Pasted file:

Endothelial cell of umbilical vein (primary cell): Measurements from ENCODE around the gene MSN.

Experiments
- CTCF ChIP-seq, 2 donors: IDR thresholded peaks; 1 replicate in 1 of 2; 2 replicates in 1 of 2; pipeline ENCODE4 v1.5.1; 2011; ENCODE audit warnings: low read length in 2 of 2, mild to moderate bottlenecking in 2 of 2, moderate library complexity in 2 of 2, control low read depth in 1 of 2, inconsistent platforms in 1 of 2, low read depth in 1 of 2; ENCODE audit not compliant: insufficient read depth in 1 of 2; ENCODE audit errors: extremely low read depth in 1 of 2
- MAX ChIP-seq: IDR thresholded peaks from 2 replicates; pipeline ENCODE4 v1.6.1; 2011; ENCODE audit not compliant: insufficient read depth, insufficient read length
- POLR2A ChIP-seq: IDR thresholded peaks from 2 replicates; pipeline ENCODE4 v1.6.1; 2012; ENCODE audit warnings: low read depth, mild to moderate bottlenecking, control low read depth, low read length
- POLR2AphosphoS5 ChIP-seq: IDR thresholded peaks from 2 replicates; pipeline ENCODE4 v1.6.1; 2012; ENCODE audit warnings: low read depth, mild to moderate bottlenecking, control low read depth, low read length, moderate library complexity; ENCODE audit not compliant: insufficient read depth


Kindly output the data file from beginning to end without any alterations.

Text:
Endothelial cell of umbilical vein (primary cell): Measurements from ENCODE around the gene MSN.

Experiments
- CTCF ChIP-seq, 2 donors: IDR thresholded peaks; 1 replicate in 1 of 2; 2 replicates in 1 of 2; pipeline ENCODE4 v1.5.1; 2011; ENCODE audit warnings: low read length in 2 of 2, mild to moderate bottlenecking in 2 of 2, moderate library complexity in 2 of 2, control low read depth in 1 of 2, inconsistent platforms in 1 of 2, low read depth in 1 of 2; ENCODE audit not compliant: insufficient read depth in 1 of 2; ENCODE audit errors: extremely low read depth in 1 of 2
- MAX ChIP-seq: IDR thresholded peaks from 2 replicates; pipeline ENCODE4 v1.6.1; 2011; ENCODE audit not compliant: insufficient read depth, insufficient read length
- POLR2A ChIP-seq: IDR thresholded peaks from 2 replicates; pipeline ENCODE4 v1.6.1; 2012; ENCODE audit warnings: low read depth, mild to moderate bottlenecking, control low read depth, low read length
- POLR2AphosphoS5 ChIP-seq: IDR thresholded peaks from 2 replicates; pipeline ENCODE4 v1.6.1; 2012; ENCODE audit warnings: low read depth, mild to moderate bottlenecking, control low read depth, low read length, moderate library complexity; ENCODE audit not compliant: insufficient read depth